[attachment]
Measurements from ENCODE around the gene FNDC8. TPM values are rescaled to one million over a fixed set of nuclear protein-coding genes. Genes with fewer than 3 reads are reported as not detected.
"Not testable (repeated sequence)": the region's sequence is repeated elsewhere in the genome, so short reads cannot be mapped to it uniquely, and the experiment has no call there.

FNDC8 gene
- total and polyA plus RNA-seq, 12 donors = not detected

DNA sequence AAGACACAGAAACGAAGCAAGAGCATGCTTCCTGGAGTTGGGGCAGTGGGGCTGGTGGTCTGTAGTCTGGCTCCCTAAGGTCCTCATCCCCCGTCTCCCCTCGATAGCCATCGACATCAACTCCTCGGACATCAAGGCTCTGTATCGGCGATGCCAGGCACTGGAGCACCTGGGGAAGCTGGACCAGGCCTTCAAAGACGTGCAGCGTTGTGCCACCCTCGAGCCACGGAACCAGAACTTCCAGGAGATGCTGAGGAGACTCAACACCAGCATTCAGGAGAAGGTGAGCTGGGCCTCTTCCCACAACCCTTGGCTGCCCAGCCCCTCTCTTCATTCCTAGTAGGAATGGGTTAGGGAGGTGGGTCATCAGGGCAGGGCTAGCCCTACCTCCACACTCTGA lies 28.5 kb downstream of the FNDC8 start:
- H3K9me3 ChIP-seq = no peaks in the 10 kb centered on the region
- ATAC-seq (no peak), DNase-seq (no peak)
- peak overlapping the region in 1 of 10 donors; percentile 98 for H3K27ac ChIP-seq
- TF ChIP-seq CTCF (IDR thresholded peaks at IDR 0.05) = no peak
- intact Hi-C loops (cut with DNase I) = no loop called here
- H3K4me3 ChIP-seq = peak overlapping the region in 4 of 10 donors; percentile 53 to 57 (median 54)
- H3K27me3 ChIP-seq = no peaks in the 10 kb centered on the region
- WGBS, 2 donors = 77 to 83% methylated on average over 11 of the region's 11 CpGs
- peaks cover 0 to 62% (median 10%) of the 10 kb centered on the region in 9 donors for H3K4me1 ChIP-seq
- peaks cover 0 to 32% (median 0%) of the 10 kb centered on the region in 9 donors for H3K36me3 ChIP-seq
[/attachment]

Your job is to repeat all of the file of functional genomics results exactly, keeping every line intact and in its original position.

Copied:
Measurements from ENCODE around the gene FNDC8. TPM values are rescaled to one million over a fixed set of nuclear protein-coding genes. Genes with fewer than 3 reads are reported as not detected.
"Not testable (repeated sequence)": the region's sequence is repeated elsewhere in the genome, so short reads cannot be mapped to it uniquely, and the experiment has no call there.

FNDC8 gene
- total and polyA plus RNA-seq, 12 donors = not detected

DNA sequence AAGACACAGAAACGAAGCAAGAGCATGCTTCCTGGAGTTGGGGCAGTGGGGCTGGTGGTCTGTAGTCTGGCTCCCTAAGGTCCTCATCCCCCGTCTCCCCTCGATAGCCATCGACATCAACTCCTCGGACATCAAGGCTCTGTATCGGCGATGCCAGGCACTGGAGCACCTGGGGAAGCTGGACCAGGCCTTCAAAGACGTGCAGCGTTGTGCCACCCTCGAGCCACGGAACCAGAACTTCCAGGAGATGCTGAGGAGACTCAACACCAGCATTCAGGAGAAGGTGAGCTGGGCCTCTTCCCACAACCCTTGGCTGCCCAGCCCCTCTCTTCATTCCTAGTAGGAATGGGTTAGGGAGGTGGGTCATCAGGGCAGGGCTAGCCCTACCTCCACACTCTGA lies 28.5 kb downstream of the FNDC8 start:
- H3K9me3 ChIP-seq = no peaks in the 10 kb centered on the region
- ATAC-seq (no peak), DNase-seq (no peak)
- peak overlapping the region in 1 of 10 donors; percentile 98 for H3K27ac ChIP-seq
- TF ChIP-seq CTCF (IDR thresholded peaks at IDR 0.05) = no peak
- intact Hi-C loops (cut with DNase I) = no loop called here
- H3K4me3 ChIP-seq = peak overlapping the region in 4 of 10 donors; percentile 53 to 57 (median 54)
- H3K27me3 ChIP-seq = no peaks in the 10 kb centered on the region
- WGBS, 2 donors = 77 to 83% methylated on average over 11 of the region's 11 CpGs
- peaks cover 0 to 62% (median 10%) of the 10 kb centered on the region in 9 donors for H3K4me1 ChIP-seq
- peaks cover 0 to 32% (median 0%) of the 10 kb centered on the region in 9 donors for H3K36me3 ChIP-seq